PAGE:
At the annual Ceatec show in Japan, Sharp has showcased a 27-inch monitor with no less than 7680x4320 pixels - also known as 8K Ultra HD. It can even reproduce 8K resolution at 120 frames per second plus HDR, according to PC Watch.
The future? 8K, 120Hz & HDR
Displays of the future will be capable of reproducing more picture detail than our eyes can discern from a normal viewing distance. Sharp believes that these displays will make 2D video appear almost 3-dimensional so the company brought its latest prototype to the Ceatec show.
The display takes home several records. Sharp has managed to squeeze 7680x4320 pixels into a 27” panel. The extreme resolution is also referred to as ‘8K Ultra HD’ and is made up of more than 33 million pixels that can each be individually controlled. 8K has 4 times as many pixels as 4K and 16 times as many as Full HD.
To make 8K possible Sharp, who was recently acquired by Foxconn, is using an IPS LCD panel with IGZO backplane technology. IGZO refers to the small grid of transistors that controls each pixel. IGZO has much higher electron mobility than other types of transistor backplanes so it can address more pixels, and faster.
But that is not all. 8K resolution is combined with 120 frames per second and HDR (High Dynamic Range). 100 or 120fps is also often referred to as HFR (High Frame Rate). A typical PC monitor runs at 60 Hz but most monitors designed for gaming can go to 120Hz or beyond.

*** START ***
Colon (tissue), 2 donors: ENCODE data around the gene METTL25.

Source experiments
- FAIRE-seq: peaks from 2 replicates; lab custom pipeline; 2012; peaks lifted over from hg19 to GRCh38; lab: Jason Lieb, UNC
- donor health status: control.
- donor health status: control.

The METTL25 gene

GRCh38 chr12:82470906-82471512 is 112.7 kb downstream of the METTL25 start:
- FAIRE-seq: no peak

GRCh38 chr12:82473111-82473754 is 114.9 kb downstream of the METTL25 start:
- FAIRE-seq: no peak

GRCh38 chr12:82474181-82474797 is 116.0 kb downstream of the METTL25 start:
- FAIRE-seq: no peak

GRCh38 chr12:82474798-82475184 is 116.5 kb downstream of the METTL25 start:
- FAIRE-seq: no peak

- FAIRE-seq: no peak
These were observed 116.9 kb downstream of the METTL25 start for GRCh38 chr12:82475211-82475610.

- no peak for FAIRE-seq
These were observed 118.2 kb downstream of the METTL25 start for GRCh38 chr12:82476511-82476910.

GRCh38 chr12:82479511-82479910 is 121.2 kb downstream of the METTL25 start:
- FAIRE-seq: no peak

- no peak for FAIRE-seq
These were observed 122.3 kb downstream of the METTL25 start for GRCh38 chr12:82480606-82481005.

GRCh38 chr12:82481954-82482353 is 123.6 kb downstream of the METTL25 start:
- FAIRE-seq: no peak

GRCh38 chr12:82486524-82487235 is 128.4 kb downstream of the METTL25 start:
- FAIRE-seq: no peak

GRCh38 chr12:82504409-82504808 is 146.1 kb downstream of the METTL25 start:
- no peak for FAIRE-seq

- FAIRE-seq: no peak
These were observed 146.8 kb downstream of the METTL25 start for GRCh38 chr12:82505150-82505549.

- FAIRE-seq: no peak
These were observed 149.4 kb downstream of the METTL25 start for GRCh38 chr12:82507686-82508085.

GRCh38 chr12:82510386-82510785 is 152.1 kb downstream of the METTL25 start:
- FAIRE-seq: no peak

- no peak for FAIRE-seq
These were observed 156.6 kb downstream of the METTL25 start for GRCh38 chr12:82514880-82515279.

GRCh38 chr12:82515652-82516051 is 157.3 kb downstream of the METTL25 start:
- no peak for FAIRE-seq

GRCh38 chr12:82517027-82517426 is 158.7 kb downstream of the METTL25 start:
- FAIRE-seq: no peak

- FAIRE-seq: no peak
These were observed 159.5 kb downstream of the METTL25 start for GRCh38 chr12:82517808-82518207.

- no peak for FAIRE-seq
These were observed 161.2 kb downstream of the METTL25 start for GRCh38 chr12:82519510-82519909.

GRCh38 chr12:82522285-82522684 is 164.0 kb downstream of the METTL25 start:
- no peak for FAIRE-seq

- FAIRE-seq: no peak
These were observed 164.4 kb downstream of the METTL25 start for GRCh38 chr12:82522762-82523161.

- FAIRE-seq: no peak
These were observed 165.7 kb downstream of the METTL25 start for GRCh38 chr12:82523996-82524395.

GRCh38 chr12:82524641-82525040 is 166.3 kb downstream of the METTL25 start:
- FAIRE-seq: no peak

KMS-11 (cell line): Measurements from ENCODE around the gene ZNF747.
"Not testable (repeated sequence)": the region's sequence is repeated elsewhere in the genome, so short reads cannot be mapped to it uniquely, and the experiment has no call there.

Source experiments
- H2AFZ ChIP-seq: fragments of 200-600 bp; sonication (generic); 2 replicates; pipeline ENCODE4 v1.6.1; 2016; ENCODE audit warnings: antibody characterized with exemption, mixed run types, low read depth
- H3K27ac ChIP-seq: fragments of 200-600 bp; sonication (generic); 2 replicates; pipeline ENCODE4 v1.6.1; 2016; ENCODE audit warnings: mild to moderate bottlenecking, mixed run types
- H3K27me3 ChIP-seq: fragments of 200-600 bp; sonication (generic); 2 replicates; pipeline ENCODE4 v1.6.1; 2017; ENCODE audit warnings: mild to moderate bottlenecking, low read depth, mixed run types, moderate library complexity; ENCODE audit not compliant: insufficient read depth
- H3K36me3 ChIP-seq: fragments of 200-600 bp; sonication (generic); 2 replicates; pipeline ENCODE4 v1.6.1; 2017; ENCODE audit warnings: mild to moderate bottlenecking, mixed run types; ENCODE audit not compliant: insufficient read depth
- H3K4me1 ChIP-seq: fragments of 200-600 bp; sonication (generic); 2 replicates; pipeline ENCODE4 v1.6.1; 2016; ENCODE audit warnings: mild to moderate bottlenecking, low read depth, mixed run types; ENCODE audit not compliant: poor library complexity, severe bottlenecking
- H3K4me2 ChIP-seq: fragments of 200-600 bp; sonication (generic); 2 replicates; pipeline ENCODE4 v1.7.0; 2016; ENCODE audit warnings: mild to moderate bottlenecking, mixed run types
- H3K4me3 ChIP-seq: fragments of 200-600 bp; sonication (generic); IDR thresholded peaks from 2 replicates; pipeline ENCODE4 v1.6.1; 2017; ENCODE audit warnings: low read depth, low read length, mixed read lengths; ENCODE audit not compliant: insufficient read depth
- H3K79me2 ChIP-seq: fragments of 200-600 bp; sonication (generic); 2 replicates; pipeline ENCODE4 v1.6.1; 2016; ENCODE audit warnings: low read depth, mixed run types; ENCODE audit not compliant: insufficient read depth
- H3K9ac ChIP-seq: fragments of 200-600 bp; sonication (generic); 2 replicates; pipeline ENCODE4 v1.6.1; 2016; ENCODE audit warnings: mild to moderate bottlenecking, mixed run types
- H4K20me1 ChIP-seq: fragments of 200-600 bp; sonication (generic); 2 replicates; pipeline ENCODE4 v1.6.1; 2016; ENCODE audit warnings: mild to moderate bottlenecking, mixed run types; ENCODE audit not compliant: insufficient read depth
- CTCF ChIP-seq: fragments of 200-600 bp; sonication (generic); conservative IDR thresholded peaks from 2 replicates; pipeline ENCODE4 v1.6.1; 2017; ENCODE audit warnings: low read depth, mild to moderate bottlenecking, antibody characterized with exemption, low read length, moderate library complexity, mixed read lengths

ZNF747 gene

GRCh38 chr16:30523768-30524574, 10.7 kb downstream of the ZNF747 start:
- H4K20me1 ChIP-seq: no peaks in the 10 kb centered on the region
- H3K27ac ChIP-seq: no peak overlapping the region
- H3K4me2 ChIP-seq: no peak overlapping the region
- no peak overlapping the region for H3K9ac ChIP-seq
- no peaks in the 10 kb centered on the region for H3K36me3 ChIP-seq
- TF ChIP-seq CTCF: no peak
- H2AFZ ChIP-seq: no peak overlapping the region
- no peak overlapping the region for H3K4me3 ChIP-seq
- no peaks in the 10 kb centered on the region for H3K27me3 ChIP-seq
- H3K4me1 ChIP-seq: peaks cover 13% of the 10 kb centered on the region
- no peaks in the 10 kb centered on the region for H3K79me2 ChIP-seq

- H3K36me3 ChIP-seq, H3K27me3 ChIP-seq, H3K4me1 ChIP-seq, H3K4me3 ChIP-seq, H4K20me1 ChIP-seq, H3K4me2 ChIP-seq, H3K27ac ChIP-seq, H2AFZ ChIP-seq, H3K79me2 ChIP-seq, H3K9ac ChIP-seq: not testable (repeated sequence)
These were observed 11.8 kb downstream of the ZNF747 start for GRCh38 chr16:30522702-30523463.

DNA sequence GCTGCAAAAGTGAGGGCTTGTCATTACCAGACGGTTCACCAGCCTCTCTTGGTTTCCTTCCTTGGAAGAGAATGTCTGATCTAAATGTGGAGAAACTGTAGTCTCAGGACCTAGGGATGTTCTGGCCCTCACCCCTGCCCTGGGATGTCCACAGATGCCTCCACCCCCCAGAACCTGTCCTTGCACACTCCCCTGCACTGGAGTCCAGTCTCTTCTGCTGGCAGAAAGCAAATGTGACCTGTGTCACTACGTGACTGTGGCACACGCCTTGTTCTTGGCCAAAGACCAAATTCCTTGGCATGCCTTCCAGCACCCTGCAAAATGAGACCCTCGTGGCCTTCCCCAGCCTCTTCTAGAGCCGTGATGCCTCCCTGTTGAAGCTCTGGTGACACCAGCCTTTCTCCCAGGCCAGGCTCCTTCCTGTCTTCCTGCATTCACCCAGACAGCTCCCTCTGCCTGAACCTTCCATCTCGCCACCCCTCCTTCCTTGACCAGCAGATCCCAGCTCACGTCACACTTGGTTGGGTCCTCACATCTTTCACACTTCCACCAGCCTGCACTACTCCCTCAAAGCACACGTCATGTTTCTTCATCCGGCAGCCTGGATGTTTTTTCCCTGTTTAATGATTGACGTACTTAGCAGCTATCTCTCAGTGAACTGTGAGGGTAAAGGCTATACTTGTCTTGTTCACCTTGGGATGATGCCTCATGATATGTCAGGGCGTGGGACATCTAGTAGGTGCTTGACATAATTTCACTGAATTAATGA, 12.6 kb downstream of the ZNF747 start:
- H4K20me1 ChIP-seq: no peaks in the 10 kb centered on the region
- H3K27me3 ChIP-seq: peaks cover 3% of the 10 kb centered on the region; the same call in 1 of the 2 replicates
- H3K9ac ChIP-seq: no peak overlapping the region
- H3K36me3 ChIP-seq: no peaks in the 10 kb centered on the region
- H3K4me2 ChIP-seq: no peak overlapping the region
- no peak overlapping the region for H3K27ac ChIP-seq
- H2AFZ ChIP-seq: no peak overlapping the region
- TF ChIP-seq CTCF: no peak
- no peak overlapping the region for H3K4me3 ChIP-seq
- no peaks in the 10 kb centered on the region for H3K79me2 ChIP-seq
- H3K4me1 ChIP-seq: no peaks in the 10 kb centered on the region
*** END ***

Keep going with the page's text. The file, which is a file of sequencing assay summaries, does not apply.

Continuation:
As the video chain moves to first 4K and later 8K, the need for HFR will increase. A too low frame rate will visibly reduce (motion) resolution once the video starts moving.
Will require a new interface standard
Depending on how Sharp is driving the monitor and at what color depth, it could require a video signal of up to 120 Gigabit per second.
Of course, this is not possible today so Sharp is using several DisplayPort cables to deliver the video signal. This highlights some of the challenges in moving beyond 4K, which is becoming the norm today. To make 8K and HFR possible we need new cable interface standards.
Sharp did not say when it plans to make the monitor available, or if at all.
The first TVs with 8K resolution are already available on the market. We first saw Sharp’s 8K TV in 2011. Back then, we called it jaw-droppingly impressive.